There used to be a preacher who stood on a busy corner in Chicago's Loop, his voice artificially amplified. For hours on end, it seemed, he would spread the word and give it his all to save the souls of those who passed by. And pass by they did, not paying any attention to the gentleman who was answering the call of the Lord.
John J. Mearsheimer may or may not have seen the preacher, for who knows if the professors from the University of Chicago ever venture onto State Street. If he had, he might have observed that a few people did, rarely, pause to listen. Some folks walked along, ears open, taking in the lecture without pausing in their busy day, but finding comfort and inspiration in the words of a street corner minister. Mr. Mearsheimer may be forced to emulate the old man, and bark his thesis from the corner of State and Madison.
With a new book to plug, Mr. Mearsheimer and his colleague Stephen M. Walt are finding it increasingly difficult to find venues that will host their book tour. They have, to their misfortune, written a book that is critical of the Israel lobby and its heavy influence on American Middle East policy. In essence, they are blaming the Jews for the Iraq War, and Jewish community leaders won't have any of it.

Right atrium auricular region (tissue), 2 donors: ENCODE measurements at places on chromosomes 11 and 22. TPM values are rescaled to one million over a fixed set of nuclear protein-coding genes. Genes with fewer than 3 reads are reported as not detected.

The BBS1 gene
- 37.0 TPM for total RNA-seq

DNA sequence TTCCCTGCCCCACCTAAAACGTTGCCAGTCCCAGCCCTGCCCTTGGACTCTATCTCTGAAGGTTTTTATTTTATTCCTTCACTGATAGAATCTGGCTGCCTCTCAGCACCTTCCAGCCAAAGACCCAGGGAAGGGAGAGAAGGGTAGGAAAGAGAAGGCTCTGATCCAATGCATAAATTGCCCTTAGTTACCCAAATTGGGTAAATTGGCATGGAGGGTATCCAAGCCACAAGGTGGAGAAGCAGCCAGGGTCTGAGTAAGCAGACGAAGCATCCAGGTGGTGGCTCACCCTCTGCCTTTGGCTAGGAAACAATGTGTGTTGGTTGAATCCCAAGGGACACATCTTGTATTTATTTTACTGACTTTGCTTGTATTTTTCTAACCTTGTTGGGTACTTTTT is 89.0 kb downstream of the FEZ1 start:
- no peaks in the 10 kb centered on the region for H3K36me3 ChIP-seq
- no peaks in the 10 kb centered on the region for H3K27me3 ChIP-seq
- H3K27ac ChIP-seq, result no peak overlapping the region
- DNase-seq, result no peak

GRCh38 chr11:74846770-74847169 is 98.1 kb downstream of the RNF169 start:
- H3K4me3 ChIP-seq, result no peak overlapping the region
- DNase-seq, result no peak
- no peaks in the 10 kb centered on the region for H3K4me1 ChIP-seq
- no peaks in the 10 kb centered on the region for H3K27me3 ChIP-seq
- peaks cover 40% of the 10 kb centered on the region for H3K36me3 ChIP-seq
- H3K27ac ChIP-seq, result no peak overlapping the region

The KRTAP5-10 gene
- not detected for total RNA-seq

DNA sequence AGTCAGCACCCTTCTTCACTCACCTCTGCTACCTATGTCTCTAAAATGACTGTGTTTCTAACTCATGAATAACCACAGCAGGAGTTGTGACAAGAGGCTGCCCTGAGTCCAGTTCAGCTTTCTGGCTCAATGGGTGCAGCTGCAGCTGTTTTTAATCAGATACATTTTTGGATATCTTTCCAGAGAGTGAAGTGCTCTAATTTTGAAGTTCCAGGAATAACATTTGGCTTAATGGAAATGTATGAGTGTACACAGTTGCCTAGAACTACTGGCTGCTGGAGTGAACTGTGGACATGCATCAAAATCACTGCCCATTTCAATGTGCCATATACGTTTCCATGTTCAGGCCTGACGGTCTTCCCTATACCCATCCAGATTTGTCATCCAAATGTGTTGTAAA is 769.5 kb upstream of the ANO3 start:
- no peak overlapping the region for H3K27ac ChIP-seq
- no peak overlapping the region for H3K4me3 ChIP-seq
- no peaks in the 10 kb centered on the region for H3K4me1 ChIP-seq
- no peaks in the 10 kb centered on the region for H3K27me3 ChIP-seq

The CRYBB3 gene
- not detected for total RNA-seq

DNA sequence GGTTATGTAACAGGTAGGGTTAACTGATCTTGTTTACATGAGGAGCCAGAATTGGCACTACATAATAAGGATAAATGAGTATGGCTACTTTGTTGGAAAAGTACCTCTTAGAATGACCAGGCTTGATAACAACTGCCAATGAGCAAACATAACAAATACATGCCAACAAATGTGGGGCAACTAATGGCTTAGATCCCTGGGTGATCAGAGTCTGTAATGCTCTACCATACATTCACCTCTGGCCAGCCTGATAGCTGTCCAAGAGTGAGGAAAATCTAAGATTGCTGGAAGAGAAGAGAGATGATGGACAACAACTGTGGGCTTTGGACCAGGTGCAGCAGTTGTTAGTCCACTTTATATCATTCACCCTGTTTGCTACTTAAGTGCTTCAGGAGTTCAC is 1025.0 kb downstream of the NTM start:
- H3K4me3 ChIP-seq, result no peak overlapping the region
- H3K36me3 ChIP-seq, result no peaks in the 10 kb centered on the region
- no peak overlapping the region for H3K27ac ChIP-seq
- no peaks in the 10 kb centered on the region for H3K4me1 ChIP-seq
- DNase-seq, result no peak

Critics claim that The Israel Lobby and U.S. Foreign Policy is an anti-Semitic rant, poorly researched and deeply flawed. The authors put forth their hypotheses, that the pro-Israel lobby worked behind the scenes to keep the US from talking with Syria and Iran, while preventing US legislators from saying a bad word about Israel's incursion into Lebanon in 2006. In contrast, Abraham Foxman of the Anti-Defamation League has written his own analysis which sets out to prove that there is not Jewish cabal hard at work in Washington D.C. His book is due to be released on the same day, not unlike a duel where the pen is mightier than the pistol.
The end result of all this squabbling? Nothing more than the censorship of the marketplace.
Appearances at several events have been cancelled in light of the controversy, out of fear that supporters of those organizations will take offense and pull their much needed donations, putting the organization out of business. The whole premise of the yet to be released book is entirely too controversial, too dangerous, and the authors are being shut out of one site after another, as if there is some cabal at work trying to prevent them from selling their book.
No one will allow them to expound on their premise in the comfort of a meeting room. But there is nothing to stop Mr. Mearsheimer from mounting a soap box in Bughouse Square and setting forth his hypothesis. He could plug his new book at the same time, although an open air venue is not the best location to sell a large number of copies.
Free speech is alive, but sometimes it takes a bit more effort to get the message out.